· Encouragement of participatory rural development so that agricultural production can be intensified, taking into account various socio-economic factors, particularly poverty, population growth, lack of education, and poor infrastructure;

· Development of community forestry, which includes agriculture, livestock, aquaculture, and fisheries;

· Women’s participation in the process of formulating and implementing projects;

· Awareness campaigns and grassroots education on the important role of forests and the value of the natural heritage, and why everyone should commit to safeguard it;

· Explore appropriate technical and financial assistance support from international and bilateral aid agencies.

The NFAP Basic Principles and Operational Guidelines document was translated into the Khmer language in June 1994, and the First National Seminar on the Cambodian National Forestry Programme was organised in August 1994. Ninety people attended the Seminar, including representatives from the Ministry of Agriculture, Ministry of Environment, Ministry of Social Welfare and Labour, Ministry of Women’s Affairs, Ministry of the Interior and Defence, and representatives from several international organisations and NGOs.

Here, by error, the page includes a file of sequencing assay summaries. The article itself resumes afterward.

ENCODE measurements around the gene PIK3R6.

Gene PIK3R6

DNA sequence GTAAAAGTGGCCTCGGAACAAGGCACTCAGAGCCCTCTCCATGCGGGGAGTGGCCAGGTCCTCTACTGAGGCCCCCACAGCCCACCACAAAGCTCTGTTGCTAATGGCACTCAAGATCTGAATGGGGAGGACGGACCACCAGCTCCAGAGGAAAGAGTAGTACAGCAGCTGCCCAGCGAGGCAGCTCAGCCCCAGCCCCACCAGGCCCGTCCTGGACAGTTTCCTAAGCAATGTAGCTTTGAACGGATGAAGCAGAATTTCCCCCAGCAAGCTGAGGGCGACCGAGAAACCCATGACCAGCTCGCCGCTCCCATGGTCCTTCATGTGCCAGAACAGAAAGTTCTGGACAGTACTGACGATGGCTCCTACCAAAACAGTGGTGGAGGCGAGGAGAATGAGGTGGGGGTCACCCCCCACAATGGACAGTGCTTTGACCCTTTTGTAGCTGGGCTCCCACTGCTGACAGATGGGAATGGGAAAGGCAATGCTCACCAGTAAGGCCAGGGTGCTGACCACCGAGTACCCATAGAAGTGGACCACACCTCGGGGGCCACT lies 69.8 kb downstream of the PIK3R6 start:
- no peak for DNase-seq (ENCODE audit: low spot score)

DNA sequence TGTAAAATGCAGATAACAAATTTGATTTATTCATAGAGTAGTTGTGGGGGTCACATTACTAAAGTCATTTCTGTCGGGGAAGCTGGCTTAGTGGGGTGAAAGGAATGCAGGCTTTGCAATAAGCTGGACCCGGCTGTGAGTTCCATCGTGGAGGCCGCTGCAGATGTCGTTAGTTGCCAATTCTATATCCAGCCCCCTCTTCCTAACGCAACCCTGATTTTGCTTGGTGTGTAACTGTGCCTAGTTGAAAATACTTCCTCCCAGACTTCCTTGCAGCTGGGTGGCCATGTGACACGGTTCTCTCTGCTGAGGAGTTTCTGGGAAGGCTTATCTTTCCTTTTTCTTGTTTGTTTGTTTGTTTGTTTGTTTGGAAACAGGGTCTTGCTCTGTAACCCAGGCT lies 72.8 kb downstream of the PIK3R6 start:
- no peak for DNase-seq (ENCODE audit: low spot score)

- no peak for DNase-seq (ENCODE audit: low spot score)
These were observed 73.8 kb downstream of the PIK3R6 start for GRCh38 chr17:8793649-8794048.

The Government approved an NFAP Project Document (of two-year duration) at the end of 1994, but in early 1995 UNDP decided to restrict its action to preliminary assistance in getting the process under way.